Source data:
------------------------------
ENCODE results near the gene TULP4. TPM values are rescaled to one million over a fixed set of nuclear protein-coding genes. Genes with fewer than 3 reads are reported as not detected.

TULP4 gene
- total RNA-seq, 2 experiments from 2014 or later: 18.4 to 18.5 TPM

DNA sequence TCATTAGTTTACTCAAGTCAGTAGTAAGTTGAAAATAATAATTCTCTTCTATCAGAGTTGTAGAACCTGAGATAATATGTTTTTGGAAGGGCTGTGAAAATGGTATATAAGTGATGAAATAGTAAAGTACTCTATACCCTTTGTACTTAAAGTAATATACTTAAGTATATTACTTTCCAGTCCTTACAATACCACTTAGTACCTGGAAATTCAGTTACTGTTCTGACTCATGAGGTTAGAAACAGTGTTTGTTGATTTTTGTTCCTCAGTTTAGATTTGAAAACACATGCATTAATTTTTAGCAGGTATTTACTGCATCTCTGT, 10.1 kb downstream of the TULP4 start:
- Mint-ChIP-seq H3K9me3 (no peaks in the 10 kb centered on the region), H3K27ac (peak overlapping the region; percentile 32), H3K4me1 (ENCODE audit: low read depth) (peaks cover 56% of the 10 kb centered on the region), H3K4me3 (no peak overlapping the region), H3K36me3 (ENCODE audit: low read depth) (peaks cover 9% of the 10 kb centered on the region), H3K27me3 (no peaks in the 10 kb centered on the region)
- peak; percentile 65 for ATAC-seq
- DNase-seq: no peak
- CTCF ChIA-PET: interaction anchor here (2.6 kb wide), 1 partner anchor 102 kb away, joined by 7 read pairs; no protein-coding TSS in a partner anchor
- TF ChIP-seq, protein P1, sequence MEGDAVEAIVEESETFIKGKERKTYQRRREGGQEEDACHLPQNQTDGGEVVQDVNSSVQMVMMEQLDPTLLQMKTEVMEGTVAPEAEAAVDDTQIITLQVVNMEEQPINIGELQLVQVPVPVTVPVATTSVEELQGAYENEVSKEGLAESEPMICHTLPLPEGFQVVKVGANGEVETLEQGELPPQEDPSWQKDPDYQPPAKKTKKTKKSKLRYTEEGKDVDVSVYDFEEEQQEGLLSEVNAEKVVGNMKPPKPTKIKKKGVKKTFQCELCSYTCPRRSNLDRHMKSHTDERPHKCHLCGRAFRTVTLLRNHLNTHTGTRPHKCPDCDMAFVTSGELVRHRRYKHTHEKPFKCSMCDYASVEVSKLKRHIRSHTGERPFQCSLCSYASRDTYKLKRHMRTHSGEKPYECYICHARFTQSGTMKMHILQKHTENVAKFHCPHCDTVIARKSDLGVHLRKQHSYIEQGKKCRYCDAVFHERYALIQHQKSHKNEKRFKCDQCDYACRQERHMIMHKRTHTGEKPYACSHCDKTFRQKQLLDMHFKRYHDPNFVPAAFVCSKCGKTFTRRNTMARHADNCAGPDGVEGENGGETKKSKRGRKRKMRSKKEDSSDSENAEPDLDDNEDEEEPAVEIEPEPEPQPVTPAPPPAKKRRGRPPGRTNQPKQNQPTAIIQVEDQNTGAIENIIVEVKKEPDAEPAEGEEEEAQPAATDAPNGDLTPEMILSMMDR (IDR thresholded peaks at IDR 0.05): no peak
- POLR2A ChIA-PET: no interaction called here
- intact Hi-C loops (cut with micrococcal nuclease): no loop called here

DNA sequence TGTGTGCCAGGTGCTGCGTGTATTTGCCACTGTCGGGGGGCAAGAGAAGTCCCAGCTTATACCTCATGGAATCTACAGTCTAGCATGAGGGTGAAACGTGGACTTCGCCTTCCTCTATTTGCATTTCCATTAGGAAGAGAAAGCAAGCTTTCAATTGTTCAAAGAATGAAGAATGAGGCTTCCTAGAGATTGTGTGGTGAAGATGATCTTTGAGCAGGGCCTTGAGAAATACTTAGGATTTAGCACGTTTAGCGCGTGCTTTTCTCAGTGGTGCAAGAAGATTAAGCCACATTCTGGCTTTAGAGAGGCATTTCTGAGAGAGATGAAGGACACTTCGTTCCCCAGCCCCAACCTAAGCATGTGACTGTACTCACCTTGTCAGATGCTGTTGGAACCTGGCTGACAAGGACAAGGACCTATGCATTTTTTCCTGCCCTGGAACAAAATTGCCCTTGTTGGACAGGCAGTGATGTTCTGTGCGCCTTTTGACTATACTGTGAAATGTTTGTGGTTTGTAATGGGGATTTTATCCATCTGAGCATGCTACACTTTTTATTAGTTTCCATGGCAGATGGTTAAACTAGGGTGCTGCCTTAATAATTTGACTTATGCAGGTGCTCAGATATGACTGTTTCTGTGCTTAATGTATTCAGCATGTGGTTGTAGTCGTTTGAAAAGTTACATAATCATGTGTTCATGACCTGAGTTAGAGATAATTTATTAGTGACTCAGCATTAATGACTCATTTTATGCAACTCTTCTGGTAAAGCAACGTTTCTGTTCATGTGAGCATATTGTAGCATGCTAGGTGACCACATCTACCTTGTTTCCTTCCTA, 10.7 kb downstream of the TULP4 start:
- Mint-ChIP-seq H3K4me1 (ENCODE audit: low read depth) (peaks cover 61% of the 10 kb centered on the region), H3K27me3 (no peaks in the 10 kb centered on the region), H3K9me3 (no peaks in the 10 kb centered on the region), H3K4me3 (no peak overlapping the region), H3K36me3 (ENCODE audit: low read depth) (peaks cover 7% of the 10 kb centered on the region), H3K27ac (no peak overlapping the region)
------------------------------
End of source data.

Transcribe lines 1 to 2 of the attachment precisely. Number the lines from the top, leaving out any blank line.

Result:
ENCODE results near the gene TULP4. TPM values are rescaled to one million over a fixed set of nuclear protein-coding genes. Genes with fewer than 3 reads are reported as not detected.

TULP4 gene